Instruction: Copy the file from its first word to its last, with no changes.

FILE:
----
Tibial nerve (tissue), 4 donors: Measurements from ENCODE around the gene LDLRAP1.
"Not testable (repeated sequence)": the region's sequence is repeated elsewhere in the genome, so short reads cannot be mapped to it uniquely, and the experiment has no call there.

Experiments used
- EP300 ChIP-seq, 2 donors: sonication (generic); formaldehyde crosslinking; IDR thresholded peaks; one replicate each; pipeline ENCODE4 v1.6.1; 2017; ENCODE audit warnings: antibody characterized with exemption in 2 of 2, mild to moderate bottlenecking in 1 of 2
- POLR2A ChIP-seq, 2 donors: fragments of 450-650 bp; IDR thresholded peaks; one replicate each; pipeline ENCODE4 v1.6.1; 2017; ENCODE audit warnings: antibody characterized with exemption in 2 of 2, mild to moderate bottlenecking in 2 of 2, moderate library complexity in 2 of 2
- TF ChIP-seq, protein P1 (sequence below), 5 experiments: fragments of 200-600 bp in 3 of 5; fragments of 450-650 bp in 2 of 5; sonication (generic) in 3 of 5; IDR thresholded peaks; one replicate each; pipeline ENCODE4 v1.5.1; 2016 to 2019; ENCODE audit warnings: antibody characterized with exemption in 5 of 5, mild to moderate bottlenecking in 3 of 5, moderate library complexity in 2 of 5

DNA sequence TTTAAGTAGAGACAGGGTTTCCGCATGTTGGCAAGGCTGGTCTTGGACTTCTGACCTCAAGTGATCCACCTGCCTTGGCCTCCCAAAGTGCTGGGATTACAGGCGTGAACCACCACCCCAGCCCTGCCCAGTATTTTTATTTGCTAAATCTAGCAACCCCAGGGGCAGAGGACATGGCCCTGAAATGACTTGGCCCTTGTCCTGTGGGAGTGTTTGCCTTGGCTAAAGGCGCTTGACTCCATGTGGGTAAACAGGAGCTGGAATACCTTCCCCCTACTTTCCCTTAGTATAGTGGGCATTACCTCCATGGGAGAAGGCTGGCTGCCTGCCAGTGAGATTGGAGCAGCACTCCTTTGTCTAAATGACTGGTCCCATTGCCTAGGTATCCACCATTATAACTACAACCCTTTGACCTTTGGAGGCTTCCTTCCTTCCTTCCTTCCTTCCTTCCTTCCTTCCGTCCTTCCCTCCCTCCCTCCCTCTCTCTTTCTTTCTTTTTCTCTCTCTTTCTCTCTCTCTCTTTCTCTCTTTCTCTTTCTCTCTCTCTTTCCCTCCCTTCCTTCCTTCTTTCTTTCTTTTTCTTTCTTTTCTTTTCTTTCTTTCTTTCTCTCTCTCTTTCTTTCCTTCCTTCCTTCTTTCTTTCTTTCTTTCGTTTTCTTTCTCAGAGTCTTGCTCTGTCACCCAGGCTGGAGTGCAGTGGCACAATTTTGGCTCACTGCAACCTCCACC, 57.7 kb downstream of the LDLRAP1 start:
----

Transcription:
Tibial nerve (tissue), 4 donors: Measurements from ENCODE around the gene LDLRAP1.
"Not testable (repeated sequence)": the region's sequence is repeated elsewhere in the genome, so short reads cannot be mapped to it uniquely, and the experiment has no call there.

Experiments used
- EP300 ChIP-seq, 2 donors: sonication (generic); formaldehyde crosslinking; IDR thresholded peaks; one replicate each; pipeline ENCODE4 v1.6.1; 2017; ENCODE audit warnings: antibody characterized with exemption in 2 of 2, mild to moderate bottlenecking in 1 of 2
- POLR2A ChIP-seq, 2 donors: fragments of 450-650 bp; IDR thresholded peaks; one replicate each; pipeline ENCODE4 v1.6.1; 2017; ENCODE audit warnings: antibody characterized with exemption in 2 of 2, mild to moderate bottlenecking in 2 of 2, moderate library complexity in 2 of 2
- TF ChIP-seq, protein P1 (sequence below), 5 experiments: fragments of 200-600 bp in 3 of 5; fragments of 450-650 bp in 2 of 5; sonication (generic) in 3 of 5; IDR thresholded peaks; one replicate each; pipeline ENCODE4 v1.5.1; 2016 to 2019; ENCODE audit warnings: antibody characterized with exemption in 5 of 5, mild to moderate bottlenecking in 3 of 5, moderate library complexity in 2 of 5

DNA sequence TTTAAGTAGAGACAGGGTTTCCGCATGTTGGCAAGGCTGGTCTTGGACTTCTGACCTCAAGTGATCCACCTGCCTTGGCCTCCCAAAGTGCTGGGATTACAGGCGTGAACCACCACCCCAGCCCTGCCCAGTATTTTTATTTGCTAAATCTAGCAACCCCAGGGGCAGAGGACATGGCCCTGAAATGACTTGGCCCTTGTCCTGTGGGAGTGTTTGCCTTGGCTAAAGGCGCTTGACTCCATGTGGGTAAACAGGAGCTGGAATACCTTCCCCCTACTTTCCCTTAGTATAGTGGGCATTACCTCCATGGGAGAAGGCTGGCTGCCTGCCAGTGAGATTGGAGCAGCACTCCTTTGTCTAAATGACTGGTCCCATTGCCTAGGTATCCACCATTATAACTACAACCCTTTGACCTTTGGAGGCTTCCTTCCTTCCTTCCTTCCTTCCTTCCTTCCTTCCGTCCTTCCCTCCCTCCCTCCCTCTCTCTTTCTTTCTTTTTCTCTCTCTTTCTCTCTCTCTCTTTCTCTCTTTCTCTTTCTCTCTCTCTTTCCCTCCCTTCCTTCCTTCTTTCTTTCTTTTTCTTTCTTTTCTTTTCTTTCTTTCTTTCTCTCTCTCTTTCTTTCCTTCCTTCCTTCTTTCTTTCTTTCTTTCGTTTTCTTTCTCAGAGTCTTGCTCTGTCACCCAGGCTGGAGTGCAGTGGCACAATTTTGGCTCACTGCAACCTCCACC, 57.7 kb downstream of the LDLRAP1 start: